There are no shortage of campaigning groups out there who claim, often on very limited evidence, to know what causes exclusions. When it comes to race, explanations usually involve the claim that ethnic minorities are suffering some form of injustice that results in a higher rate of exclusions. As already discussed, in reality, we have very limited data and most disparities between ethnic groups are in the opposite direction. However, there is one factor that does seem to drive differences in exclusions between ethnic groups. If I combine the exclusion data from here and the Free School Meal data from here I get the following.

There is a strong positive correlation (r=0.76) between the exclusion rate for an ethnic group and the percentage of pupils having Free School Meals. The one point on that scatter graph that is an obvious outlier is travellers of Irish descent, the smallest ethnic group (6012 pupils) we have figures for. The small numbers involved (6 pupils excluded) make it unsurprising that the rate doesn’t fit the pattern.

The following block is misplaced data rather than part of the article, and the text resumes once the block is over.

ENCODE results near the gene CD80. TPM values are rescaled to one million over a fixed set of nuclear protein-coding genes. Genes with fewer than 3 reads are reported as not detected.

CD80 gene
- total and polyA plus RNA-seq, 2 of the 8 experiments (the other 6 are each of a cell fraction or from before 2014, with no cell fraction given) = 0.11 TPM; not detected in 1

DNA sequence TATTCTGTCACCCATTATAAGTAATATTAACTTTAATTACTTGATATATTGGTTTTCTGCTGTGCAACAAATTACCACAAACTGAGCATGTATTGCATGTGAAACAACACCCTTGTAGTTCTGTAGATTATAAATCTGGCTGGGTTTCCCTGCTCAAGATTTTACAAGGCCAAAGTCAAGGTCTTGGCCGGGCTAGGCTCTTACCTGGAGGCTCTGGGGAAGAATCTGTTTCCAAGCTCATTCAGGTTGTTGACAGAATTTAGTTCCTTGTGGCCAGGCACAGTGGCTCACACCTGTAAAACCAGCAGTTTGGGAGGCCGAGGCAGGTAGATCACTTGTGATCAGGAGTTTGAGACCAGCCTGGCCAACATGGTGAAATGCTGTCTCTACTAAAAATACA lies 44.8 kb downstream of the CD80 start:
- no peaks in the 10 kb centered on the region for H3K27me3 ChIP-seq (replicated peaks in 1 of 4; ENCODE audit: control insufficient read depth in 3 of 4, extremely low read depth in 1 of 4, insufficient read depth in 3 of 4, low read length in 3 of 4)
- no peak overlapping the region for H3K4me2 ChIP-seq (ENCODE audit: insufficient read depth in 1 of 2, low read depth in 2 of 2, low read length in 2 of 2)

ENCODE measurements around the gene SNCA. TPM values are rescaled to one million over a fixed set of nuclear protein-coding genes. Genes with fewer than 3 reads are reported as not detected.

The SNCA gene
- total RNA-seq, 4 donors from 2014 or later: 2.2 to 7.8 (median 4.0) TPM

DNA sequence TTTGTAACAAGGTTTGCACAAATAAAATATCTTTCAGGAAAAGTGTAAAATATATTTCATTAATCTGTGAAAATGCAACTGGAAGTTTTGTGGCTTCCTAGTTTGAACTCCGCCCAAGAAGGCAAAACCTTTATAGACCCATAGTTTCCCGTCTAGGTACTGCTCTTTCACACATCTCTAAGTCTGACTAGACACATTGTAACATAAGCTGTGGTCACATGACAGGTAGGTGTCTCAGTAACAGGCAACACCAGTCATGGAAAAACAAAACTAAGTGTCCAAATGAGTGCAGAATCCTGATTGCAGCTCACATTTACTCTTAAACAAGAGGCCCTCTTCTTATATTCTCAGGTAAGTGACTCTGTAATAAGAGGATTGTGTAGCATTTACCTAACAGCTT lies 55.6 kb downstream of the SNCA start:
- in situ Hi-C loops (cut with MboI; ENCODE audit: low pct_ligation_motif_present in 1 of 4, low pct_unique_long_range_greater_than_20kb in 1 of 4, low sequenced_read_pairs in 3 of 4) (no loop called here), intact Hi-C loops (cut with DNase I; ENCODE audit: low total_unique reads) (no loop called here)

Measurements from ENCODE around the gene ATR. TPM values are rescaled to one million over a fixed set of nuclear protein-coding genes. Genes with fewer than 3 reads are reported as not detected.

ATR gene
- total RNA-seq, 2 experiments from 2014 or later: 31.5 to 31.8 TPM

Now, it is already known that Free School Meals pupils have a much higher exclusion rate (0.12 to 2 decimal places) than those who don’t (0.03), but the numbers here are greater than can be explained by the proportion of FSM pupils in each group. However, the FSM percentage is usually considered a good proxy for disadvantage. The simplest explanation here is that the exclusion rates for ethnic groups depend to a large extent on how disadvantaged that ethnic group is. Disadvantage that is concentrated in an ethnic group has more of an effect on exclusions than disadvantage that is spread throughout the population.